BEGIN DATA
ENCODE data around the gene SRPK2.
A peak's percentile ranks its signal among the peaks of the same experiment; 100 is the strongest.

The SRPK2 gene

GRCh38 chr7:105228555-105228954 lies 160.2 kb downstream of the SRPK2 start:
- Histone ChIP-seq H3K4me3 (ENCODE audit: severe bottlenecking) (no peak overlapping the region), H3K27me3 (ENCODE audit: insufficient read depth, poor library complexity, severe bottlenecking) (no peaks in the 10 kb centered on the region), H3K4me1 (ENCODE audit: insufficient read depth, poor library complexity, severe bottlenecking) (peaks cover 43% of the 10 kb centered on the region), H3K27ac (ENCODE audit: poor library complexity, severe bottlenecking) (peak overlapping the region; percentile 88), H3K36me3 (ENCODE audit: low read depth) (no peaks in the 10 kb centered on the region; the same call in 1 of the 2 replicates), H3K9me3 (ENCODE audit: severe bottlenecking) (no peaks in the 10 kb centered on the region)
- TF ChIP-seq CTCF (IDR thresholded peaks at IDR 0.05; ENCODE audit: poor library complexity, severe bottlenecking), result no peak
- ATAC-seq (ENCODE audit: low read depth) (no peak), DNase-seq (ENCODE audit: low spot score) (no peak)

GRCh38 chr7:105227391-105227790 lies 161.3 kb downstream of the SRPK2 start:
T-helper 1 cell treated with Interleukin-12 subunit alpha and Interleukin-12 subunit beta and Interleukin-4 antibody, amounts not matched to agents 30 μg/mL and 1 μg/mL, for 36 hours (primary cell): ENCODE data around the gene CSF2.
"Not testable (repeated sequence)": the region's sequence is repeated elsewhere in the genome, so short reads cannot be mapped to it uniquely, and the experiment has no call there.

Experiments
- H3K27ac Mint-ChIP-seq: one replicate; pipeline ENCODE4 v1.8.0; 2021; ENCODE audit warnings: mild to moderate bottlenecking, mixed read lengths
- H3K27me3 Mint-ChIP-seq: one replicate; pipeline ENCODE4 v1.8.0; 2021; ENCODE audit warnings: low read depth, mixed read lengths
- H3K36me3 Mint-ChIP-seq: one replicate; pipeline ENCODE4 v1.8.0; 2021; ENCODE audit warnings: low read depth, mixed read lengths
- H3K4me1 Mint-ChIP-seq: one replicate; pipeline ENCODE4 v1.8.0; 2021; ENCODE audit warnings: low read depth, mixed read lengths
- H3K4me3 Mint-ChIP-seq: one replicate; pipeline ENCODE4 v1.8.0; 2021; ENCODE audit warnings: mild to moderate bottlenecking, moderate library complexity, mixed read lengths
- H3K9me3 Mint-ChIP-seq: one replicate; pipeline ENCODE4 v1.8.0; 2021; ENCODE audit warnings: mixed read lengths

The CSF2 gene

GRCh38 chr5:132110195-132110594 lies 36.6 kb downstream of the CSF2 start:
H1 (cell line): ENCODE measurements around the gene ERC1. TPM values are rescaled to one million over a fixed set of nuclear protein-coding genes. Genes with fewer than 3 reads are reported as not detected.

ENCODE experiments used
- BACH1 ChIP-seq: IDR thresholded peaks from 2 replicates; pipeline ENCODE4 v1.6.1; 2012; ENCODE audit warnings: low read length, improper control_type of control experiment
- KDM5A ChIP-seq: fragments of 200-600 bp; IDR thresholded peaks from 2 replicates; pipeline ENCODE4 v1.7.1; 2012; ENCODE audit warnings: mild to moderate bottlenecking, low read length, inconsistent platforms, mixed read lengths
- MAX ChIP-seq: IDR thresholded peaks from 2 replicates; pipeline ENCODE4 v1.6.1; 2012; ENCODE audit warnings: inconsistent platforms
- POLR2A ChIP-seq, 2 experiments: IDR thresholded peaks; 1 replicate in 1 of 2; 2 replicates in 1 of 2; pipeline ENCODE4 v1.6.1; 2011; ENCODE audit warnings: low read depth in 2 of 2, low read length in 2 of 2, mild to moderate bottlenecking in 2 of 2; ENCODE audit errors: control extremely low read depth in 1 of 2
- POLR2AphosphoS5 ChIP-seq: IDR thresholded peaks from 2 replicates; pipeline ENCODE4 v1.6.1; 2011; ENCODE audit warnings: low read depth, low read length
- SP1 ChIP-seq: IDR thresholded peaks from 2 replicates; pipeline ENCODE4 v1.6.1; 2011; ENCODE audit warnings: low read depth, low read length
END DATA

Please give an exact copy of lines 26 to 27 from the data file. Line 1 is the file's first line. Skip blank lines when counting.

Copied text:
- POLR2AphosphoS5 ChIP-seq: IDR thresholded peaks from 2 replicates; pipeline ENCODE4 v1.6.1; 2011; ENCODE audit warnings: low read depth, low read length
- SP1 ChIP-seq: IDR thresholded peaks from 2 replicates; pipeline ENCODE4 v1.6.1; 2011; ENCODE audit warnings: low read depth, low read length